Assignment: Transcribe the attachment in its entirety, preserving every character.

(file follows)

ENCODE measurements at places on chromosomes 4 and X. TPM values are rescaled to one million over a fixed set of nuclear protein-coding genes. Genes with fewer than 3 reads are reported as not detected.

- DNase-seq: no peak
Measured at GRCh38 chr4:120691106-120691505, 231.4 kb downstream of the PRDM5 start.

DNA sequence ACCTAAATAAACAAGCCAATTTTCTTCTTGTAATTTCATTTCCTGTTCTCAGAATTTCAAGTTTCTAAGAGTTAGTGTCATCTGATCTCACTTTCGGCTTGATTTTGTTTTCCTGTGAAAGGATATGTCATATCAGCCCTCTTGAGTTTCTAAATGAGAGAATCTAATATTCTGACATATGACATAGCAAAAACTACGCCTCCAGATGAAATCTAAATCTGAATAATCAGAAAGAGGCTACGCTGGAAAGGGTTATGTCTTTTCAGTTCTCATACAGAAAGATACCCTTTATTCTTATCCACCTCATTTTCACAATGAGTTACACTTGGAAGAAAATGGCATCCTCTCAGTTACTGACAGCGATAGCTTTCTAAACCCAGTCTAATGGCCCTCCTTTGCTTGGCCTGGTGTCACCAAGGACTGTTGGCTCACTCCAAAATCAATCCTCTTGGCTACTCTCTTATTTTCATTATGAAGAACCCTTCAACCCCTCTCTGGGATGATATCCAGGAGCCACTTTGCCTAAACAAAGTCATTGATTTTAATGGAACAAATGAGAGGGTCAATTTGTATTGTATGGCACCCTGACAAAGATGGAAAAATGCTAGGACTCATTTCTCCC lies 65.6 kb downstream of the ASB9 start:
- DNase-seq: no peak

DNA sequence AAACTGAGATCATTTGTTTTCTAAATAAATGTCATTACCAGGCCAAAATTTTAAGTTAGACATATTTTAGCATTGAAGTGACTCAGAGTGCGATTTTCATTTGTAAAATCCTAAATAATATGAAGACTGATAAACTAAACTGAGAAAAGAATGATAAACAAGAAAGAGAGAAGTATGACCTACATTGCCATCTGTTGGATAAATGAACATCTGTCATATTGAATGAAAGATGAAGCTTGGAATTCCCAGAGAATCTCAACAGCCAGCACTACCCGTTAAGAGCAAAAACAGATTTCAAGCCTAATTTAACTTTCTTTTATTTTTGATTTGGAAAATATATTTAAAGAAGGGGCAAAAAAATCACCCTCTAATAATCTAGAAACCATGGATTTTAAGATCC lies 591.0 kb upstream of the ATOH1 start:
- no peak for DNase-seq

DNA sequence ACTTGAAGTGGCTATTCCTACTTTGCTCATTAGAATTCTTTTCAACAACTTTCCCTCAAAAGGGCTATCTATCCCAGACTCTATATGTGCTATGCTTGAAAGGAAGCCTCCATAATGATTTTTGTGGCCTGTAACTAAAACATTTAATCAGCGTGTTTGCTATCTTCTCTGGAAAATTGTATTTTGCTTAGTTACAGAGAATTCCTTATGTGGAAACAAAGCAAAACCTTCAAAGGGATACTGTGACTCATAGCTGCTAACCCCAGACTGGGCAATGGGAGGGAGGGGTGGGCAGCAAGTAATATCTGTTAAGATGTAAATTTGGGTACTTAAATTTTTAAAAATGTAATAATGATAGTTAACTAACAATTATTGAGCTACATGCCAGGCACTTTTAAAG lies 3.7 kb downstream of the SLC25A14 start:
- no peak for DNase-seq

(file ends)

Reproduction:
ENCODE measurements at places on chromosomes 4 and X. TPM values are rescaled to one million over a fixed set of nuclear protein-coding genes. Genes with fewer than 3 reads are reported as not detected.

- DNase-seq: no peak
Measured at GRCh38 chr4:120691106-120691505, 231.4 kb downstream of the PRDM5 start.

DNA sequence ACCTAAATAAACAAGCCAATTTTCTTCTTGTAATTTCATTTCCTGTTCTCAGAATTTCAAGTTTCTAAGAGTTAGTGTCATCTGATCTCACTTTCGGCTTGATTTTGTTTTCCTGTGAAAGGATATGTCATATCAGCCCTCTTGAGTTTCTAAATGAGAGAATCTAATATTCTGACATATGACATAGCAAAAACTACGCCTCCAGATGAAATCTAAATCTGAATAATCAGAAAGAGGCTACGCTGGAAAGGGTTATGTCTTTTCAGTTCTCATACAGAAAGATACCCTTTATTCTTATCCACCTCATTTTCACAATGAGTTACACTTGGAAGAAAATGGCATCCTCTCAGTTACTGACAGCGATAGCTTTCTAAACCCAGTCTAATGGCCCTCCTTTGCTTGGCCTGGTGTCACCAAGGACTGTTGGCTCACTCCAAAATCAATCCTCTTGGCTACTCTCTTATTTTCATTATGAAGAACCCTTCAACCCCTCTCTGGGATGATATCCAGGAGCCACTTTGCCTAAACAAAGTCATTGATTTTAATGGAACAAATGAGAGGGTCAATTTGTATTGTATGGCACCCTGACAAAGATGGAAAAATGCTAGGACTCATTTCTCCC lies 65.6 kb downstream of the ASB9 start:
- DNase-seq: no peak

DNA sequence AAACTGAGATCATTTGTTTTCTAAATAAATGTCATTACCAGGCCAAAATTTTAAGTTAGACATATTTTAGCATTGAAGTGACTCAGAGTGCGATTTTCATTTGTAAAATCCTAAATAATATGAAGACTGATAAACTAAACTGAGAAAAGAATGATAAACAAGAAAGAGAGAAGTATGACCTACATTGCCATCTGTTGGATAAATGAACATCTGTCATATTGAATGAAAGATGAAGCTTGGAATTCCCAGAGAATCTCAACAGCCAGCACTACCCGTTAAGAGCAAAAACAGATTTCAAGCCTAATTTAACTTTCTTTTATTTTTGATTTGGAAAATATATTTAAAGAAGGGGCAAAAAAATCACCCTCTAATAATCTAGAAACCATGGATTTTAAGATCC lies 591.0 kb upstream of the ATOH1 start:
- no peak for DNase-seq

DNA sequence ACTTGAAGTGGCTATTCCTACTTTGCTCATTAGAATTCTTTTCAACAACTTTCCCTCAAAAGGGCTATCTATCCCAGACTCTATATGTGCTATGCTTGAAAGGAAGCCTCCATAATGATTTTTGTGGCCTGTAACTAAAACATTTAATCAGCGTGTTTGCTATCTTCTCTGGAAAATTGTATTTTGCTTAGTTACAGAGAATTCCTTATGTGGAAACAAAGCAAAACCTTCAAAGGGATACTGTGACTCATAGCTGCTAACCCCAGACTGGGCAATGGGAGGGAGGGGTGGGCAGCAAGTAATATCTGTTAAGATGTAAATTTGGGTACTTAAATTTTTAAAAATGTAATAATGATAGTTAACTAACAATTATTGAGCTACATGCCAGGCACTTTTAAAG lies 3.7 kb downstream of the SLC25A14 start:
- no peak for DNase-seq